Coping with Harassment

Any person who, without lawful authority or reasonable excuse, by any means including by use of telephone, harasses another by persistently following, watching, pestering, besetting or communicating with him or her, shall be guilty of an offence.   Non-fatal offences against the person act. 1997  

Talking to someone

Harassment can take many forms:
  • Physical such as gestures, touching, following, damage to property 
  • Verbal such as name calling, taunting, shouting, persistent criticism, offensive voicemails, threats or offensive language
  • Written such as offensive notes, emails, texts or letter 
  • Display such as lewd pictures, covert photographs 
  • Behaviour such as isolation, non-cooperation at work, exclusion from social events 
  • Use of social media A major difficulty is the persistent and on-going nature of such harassment. While any one incident could be regarded as a ‘minor’ event, it is the cumulative effect of living day after day with the fear and the anxiety that really affects most people. Another difficulty is that there is often no evidence that the harassment has taken place, and this means the Gardaí may find it difficult to take any action, even though you tell them exactly what is happening.

Useful Websites

If you are a victim of harassment you may feel 

  • that nobody is taking you seriously, and that something terrible will have to happen before you are really believed 
  • that you have no option but to move out of your neighbourhood 
  • that you have no option but to leave your workplace 
  • afraid to answer your phone or look at your text messages 
  • afraid to go away from your home in case damage is done while you are away 
  • anxious and afraid any time that you leave your home 
  • worried about the effects on your children 
  • afraid that if you report each incident that the Gardaí will think you are a nuisance or will not believe you 
  • afraid that if you report the crime the situation my get worse for you.



  What can you do? 
  • Keep a written record of every incident. Write down the time and place of the incident, with as much detail as possible, and note any person who saw what happened and who may be a witness in any criminal proceedings.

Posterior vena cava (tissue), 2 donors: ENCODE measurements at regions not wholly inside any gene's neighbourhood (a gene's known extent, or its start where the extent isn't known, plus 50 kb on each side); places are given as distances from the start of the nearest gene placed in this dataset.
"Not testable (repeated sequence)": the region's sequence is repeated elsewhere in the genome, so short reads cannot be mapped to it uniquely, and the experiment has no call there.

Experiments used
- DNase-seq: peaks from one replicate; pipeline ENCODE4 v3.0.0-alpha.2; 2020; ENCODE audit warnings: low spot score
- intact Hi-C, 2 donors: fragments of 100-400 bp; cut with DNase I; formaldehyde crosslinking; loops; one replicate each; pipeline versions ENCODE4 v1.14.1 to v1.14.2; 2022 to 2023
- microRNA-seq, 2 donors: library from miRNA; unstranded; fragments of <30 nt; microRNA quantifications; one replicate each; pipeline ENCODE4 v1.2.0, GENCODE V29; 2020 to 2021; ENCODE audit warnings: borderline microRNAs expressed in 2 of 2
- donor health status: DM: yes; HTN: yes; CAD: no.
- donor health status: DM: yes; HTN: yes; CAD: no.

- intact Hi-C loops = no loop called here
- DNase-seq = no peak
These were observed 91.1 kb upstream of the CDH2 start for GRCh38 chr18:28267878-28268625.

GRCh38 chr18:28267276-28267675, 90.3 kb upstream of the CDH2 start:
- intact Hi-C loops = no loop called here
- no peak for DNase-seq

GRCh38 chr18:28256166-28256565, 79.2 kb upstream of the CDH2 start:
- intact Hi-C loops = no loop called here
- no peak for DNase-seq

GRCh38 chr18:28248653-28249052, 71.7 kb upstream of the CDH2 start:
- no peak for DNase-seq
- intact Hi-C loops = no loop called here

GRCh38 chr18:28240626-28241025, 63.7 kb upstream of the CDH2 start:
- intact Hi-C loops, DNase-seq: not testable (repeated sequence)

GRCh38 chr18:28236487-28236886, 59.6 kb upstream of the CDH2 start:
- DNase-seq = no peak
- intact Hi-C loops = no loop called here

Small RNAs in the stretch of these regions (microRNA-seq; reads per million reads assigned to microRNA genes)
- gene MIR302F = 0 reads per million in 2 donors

• Report the crime to the Gardaí. Harassment is a crime. It is important that you report it and that you make a statement to the Gardaí about what is happening. Each incident should be reported to the Gardaí. If an incident is serious it should be reported immediately to the Gardaí. 
  • Consider mediation. Especially if it is harassment in your neighbourhood, this non-confrontational approach may provide the best long-term outcome for you. However mediation is not possible and not advisable in some situations.  
  • Keep all texts, voicemails, emails or copies (screenshots) of social media comments, as they will be useful in any investigation that may take place. 
  • Contact your telephone service provider for advice if harassment is by telephone. Each provider has a policy on dealing with this issue. If the harassment is via social media, you can report if to the relevant social media organisation. You can block a person from making contact with you on most social media sites. 
  • Avoid being drawn into a dispute. Do not shout back, or retaliate. If you do it is less likely that any case will succeed against the person who is harassing you. If the harassment is happening in a public authority housing area, ensure that you report it to the County or City Council. If the harassment is happening in the workplace you should report it to your employer. 
Talking to someone

Talk about your feelings with someone you can trust – a family member, a friend, a colleague. Going through this experience is very difficult and it is important to have as much support as you can.  Sometimes it may be helpful to talk to someone who is completely outside the situation. There may be an organisation in your area which offers free and confidential support to victims of crime.

You can call the Crime Victims Helpline which is a free and confidential helpline, at 116006. Volunteers provide emotional support and give information about other services that can help. If your emotional state is very painful, or if painful emotions persist it may be helpful to see a GP and get medical advice on dealing with the situation.